You can use these ten facts to create an argumentative essay on “Fast Food Nation”. If you need more help, check out 20 topics on “Fast Food Nation” by Eric Schlosser for an argumentative essay for ideas on topics and how to write an argumentative essay on Fast Food Nation by Eric Schlosser to get a great grade.
Garber, A., & H. Lustig, R. (2011). Is Fast Food Addictive? Current Drug Abuse Reviewse, 4(3), 146-162. http://dx.doi.org/10.2174/1874473711104030146
Robin Croft (2006), Folklore, families and fear: understanding consumption decisions through the oral tradition, Journal of Marketing Management, 22:9/10, pp1053-1076, ISSN 0267-257X
Joint WHO/FAO Expert Consultation (2003). Diet, Nutrition and the Prevention of Chronic Diseases (WHO technical report series 916) (PDF). World Health Organization. pp. 81–94.ISBN 92-4-120916-X. Retrieved 2016-03-19.
Bowman, S., Gortmaker, S., Ebbeling, C., Pereira, M., & Ludwig, D. (2003). Effects of Fast-Food Consumption on Energy Intake and Diet Quality Among Children in a National Household Survey. PEDIATRICS, 113(1), 112-118. http://dx.doi.org/10.1542/peds.113.1.112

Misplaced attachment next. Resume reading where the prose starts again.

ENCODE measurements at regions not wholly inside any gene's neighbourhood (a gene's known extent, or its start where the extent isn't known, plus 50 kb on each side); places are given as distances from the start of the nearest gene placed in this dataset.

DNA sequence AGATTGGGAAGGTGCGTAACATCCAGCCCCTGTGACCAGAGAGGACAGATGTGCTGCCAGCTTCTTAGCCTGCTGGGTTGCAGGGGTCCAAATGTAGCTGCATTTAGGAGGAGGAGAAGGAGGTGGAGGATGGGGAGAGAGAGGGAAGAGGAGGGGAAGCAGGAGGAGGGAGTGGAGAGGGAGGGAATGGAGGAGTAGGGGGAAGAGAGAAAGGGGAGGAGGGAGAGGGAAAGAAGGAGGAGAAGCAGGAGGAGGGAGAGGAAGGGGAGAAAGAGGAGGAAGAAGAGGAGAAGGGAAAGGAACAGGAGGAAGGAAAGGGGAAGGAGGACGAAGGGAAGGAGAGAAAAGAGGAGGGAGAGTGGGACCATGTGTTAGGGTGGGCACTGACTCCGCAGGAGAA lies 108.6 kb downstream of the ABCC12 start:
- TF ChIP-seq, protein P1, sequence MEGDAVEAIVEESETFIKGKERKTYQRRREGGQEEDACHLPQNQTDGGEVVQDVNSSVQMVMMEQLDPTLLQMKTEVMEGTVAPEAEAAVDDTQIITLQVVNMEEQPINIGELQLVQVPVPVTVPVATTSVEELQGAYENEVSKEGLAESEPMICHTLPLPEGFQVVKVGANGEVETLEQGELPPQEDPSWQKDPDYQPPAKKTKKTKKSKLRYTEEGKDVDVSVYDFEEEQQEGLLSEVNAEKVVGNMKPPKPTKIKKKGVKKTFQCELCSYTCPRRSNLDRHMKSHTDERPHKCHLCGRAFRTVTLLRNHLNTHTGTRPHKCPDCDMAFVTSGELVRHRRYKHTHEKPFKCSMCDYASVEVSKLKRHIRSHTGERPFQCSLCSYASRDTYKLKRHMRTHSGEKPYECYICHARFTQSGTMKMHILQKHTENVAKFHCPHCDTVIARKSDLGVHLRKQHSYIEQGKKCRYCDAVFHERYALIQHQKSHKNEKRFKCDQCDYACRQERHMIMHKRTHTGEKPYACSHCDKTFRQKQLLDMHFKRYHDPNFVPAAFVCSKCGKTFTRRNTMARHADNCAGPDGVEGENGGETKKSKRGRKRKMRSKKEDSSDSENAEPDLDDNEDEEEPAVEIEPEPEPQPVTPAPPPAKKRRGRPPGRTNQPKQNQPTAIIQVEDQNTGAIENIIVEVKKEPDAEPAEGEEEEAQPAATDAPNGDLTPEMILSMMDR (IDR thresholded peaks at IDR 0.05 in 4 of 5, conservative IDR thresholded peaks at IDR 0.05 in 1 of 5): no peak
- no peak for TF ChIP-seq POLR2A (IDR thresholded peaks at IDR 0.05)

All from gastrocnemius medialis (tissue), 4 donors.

Laurance, Jeremy (30 January 2003). “Fast food is addictive in same way as drugs, say scientists”. London: The Independent.
Jeffery, R., & French, S. (1998). Epidemic obesity in the United States: are fast foods and television viewing contributing?. Am J Public Health, 88(2), 277-280. http://dx.doi.org/10.2105/ajph.88.2.277
Bowman, S., & Vinyard, B. (2004). Fast Food Consumption of U.S. Adults: Impact on Energy and Nutrient Intakes and Overweight Status. Journal Of The
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In Fast Food Nation: the Dark Side of the All-American Meal, Eric Schlosser disclose quite startling problem. His points of view are substantiated with more than adequate research and statistics, but the most compelling factor in his evidence is the common use of examples. By putting a “human-interest” factor in the book, Schlosser makes the reader understand his arguments.